US declassifies its ‘playbook’ for drone attacks

Pakistani tribal villagers hold a rally in Islamabad to condemn U.S. drone attacks in their areas.

Pakistani tribal villagers hold a rally in Islamabad to condemn U.S. drone attacks in their areas.   | Photo Credit: B.K. Bangash

The Obama administration has disclosed its rules and procedures for targeting individuals for killing outside conventional war zones — including with drones — further lifting the secrecy surrounding one of its most disputed tactics for fighting terrorism.

The newly declassified document shows that if the top lawyers and leaders of the departments and agencies on the National Security Council agree that a proposed strike would be lawful and appropriate, the Pentagon or the CIA can proceed.

If they disagree, or if the person to be targeted is an American citizen, the matter must go to the President for a decision.

President Barack Obama issued the 18-page set of rules, sometimes called the drone strike “playbook” but formally known as the Presidential Policy Guidance, in May 2013. The government had said this year that it intended to make the guidance public as part of a Freedom of Information Act lawsuit brought by the American Civil Liberties Union. It provided the document to the ACLU late on Friday, and the organisation posted it on its website on Saturday morning.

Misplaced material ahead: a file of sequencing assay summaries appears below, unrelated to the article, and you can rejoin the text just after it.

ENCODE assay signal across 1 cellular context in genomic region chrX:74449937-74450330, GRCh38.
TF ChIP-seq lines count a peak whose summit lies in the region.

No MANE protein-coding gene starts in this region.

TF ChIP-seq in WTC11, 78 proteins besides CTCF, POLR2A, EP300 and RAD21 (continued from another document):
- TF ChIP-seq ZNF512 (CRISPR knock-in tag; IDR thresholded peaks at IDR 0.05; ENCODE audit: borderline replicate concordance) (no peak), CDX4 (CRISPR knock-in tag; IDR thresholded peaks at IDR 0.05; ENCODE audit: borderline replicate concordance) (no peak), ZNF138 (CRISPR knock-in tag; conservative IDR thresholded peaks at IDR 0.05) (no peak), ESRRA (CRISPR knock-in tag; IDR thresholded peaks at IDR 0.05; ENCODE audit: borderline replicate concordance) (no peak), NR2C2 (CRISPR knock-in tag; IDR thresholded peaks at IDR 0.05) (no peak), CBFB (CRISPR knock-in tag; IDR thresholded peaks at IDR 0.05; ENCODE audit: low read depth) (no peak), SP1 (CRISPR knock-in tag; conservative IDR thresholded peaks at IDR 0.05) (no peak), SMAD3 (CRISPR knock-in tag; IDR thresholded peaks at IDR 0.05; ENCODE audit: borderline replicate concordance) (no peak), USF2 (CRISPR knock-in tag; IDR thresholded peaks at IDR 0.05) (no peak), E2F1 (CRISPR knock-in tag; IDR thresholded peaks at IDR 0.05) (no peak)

Operational agencies

In 2012, the President directed his administration to tighten procedures and standards, resulting in his May 2013 Presidential Policy Guidance and a major national security speech at National Defense University.

The guidance says that the operational agencies of the National Security Council — meaning the Defense Department and the CIA — may nominate someone for proposed killing after a review by their top lawyers.

The National Counterterrorism Center then develops a report analysing the intelligence about that person, and top lawyers across different security agencies deliberate over whether the person meets legal standards for attack.

The process then goes to the “deputies committee,” made up of the No. 2 officials at national security departments and agencies. They weigh such factors as whether it is feasible to halt the perceived threat short of killing a terror suspect, and the impact of a strike on “the broader regional and international political interests of the United States.”

The deputies make recommendations to their agency directors or department secretaries, who make up the “principals committee.” If they unanimously agree — and if the target is not an American citizen — the strike can proceed with notice to the President. Otherwise, the President must make the decision.

But the document also says the President may waive the rules in “extraordinary cases”. It cites when there is a “fleeting opportunity” and no time to follow the full review procedures, or a proposal to kill a suspect who “poses a continuing, imminent threat to another country’s persons”.

The guidance shows that in the case of a capture, rather than the killing of a terror suspect, the administration generally prefers to let other countries handle detention. If that is unworkable, the United States will take custody and try to prosecute the suspect, it says, but adds, “In no event will additional detainees be brought to the detention facilities at the Guantánamo Bay Naval Base.” — New York Times News Service

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Printable version | Aug 10, 2020 11:44:36 AM |

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